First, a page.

Sapporo Streetcars Don Masks
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Trams Toting Masks Set an Example
With the spread of COVID-19, masks have again become a necessity in Japanese daily life. Masks are also becoming common in countries where, previously, they were not commonly used. Recently, streetcars in Sapporo, Hokkaidō, have also been sporting masks to send a message about the important role they have to play.
市電ご利用の際は、マスク着用にご協力ください。— 一般財団法人札幌市交通事業振興公社【公式】 (@stsp_jpn) June 2, 2020
In June, the Sapporo Transportation Service Promotion Corporation (@stsp_jpn) tweeted a request to passengers to wear masks when catching the streetcar, with a quote: “I’m wearing a mask too!”
The “quote” is from one of the ever-popular Sapporo streetcars! Although the mask seems a tad small for the tram’s big “face,” since June 3, it has played a role in encouraging the public to wear masks.
People have responded with tweets about how cute the tram looks, noting that it now appears like it has a real face. Others hoped to spot one in the streets.
Sapporo’s streetcars are a key means of transport for residents. With a history of some 100 years, they run on a loop around the inner city, from Ōdori and Susukino to the Mount Moiwa Ropeway, popular for its night views of Sapporo.
Masks are now more important than ever, so the message is certainly relevant. But why would a streetcar need one? We asked the Sapporo Transportation Service Promotion Corporation.
A Handmade Mask
Recently, the streetcar operator updated the focus of its public health promotion from coughing etiquette to urging people to wear masks. An employee suggested the idea of a mask for the tram.
The masks measure 45 by 65 centimeters, and were made by an employee from old waterworks piping and tablecloth. In all the project took seven days to plan, and one day to craft.
Only two of Sapporo’s 36 streetcars are fitted with the masks, so the chances of spotting a masked tram are slim. The odds are higher during the morning rush hour, when 26 of the streetcars are in operation. During the day, only around 15 are running. In addition, carriages are taken out of service regularly for maintenance, and the operation times of specific carriages are not scheduled.
Spotting one is a matter of luck, but trams run at approximately 7-minute intervals, so with a little patience, it should be possible. A variety of carriage models run on Sapporo’s streets, but the masks are only attached to a two types.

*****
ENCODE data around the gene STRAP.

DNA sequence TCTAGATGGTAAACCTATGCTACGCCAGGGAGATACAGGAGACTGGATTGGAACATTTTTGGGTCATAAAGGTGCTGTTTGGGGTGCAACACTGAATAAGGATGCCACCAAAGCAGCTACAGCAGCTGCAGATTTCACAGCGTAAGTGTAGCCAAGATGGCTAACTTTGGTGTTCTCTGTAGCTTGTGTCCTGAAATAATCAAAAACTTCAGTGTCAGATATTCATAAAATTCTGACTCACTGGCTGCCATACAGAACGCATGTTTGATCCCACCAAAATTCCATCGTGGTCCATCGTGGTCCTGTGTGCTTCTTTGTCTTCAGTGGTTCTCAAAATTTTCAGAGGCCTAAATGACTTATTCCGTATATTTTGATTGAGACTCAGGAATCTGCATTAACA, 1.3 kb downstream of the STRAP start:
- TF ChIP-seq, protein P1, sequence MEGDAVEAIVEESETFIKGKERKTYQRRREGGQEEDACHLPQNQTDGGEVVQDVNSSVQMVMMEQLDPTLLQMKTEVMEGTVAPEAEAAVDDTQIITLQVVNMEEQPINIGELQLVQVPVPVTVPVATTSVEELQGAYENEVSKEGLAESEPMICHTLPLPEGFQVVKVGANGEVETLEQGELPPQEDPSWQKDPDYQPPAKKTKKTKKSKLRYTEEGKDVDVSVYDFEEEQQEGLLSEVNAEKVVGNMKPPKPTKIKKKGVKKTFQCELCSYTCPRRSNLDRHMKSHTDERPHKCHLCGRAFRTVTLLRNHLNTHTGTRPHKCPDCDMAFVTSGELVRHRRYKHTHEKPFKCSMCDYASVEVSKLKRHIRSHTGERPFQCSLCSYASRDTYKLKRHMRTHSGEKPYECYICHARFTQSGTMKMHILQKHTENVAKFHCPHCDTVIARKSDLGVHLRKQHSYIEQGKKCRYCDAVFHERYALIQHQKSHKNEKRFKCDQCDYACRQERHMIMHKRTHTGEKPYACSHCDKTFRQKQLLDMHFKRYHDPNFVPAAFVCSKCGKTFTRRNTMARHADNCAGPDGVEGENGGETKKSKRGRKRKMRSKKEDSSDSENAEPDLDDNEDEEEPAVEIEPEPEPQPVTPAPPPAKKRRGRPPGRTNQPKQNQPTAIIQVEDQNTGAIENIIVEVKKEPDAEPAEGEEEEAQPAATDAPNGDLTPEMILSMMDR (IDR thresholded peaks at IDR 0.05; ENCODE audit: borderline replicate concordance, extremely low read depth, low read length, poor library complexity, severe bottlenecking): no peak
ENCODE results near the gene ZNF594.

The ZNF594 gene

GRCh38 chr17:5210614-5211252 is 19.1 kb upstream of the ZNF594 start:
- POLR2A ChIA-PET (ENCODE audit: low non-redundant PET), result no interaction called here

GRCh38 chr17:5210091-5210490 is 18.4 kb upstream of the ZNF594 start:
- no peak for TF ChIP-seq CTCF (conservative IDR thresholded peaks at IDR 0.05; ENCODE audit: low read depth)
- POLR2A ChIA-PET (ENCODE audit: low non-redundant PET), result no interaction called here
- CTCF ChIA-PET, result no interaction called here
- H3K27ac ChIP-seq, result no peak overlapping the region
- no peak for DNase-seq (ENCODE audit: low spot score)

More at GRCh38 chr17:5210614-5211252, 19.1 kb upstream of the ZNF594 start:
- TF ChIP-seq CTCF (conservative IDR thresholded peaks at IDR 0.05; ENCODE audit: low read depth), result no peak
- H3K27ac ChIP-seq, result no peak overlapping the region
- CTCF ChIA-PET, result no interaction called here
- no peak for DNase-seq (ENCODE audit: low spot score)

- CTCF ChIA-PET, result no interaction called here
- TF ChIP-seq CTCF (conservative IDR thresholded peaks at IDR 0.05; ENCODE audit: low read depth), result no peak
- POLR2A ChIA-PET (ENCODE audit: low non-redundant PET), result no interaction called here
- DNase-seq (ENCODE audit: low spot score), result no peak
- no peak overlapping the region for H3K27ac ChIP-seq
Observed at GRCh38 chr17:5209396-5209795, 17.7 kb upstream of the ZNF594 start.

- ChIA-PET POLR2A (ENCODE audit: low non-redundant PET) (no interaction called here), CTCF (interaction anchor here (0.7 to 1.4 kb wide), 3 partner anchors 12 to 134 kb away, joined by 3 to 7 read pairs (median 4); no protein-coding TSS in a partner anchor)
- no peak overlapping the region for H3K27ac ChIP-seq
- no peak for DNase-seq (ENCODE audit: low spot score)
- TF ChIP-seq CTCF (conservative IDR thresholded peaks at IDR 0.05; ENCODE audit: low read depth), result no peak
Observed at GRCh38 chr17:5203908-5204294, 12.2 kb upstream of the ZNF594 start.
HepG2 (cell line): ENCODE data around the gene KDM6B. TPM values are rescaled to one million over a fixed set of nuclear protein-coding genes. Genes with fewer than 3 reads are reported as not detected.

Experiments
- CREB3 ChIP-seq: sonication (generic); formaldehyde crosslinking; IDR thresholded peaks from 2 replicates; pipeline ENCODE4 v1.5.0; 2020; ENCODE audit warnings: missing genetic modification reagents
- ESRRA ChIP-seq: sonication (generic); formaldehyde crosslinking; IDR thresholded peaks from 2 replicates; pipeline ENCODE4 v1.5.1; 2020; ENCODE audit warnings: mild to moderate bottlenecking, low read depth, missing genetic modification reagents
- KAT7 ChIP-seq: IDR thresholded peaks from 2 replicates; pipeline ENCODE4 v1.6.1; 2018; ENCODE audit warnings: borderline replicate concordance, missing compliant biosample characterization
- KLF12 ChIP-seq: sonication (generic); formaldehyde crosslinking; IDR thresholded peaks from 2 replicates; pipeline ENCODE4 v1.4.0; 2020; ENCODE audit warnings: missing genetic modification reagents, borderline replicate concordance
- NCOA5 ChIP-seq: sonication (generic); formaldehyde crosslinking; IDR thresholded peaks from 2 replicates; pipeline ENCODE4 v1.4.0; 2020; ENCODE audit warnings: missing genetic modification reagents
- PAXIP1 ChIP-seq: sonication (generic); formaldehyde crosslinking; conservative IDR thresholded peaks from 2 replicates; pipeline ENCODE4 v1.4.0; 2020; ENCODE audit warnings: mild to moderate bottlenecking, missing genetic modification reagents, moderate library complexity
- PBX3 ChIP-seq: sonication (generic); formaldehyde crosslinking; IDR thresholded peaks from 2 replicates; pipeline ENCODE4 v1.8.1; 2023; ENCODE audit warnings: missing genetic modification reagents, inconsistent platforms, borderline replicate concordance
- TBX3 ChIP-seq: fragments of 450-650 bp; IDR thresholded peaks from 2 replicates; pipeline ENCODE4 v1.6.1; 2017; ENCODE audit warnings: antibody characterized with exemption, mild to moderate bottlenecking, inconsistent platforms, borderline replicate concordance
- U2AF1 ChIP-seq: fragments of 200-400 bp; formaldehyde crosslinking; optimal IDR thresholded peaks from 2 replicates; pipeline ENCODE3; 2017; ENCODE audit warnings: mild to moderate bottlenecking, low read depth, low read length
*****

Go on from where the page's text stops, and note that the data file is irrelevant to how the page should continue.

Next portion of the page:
Headlights that Resemble Eyes
Which trams should you keep an eye out for? The two streetcars wearing the masks are the 210 model, carriage number 211; and 240 model, carriage number 241.
The reason why these two particular green carriages were chosen is that their headlights look like eyes.
Other measures being taken to prevent infection on Sapporo streetcars include opening the front and rear doors while stopped to improve air circulation and regularly disinfecting the handholds. Vinyl protective sheets have also been installed between the driver and passengers to reduce the transmission of droplets.
Passengers are also requested to wear masks, to refrain from loud conversation, to help alleviate overcrowding by staggering their commute time, and to assist with air circulation.
The Masks are a One-off
The adorable masked streetcars have gained much attention from the public and in mainstream media. They are also popular with employees, who have noticed enthusiasts waiting to photograph them.
However, once the masks become dirty, there is no intention to replace them. Consequently, it is impossible to say how long they will be in service—hopefully for a month or so.
Sapporo Transportation Service Promotion Corporation and other transport operators are struggling to ensure that passengers can avoid the “Three Cs” (closed spaces, crowded places, and close-contact settings)—conditions identified as increasing the risk of COVID-19 transmission. In addition, they are encouraging passengers to wearing masks, which medical experts view as a key way to enhance the effectiveness of social distancing.
Since the Japanese government lifted the state of emergency, the sense of urgency is fading, and it is increasingly common to see people no longer using masks. But the COVID-19 emergency is not over yet. Sapporo Transportation hopes that, especially where social distancing is difficult, people will follow the lead of their streetcars and wear a mask.
(Originally published in Japanese on FNN’s Prime Online on June 9, 2020. Translated and edited by Nippon.com.)
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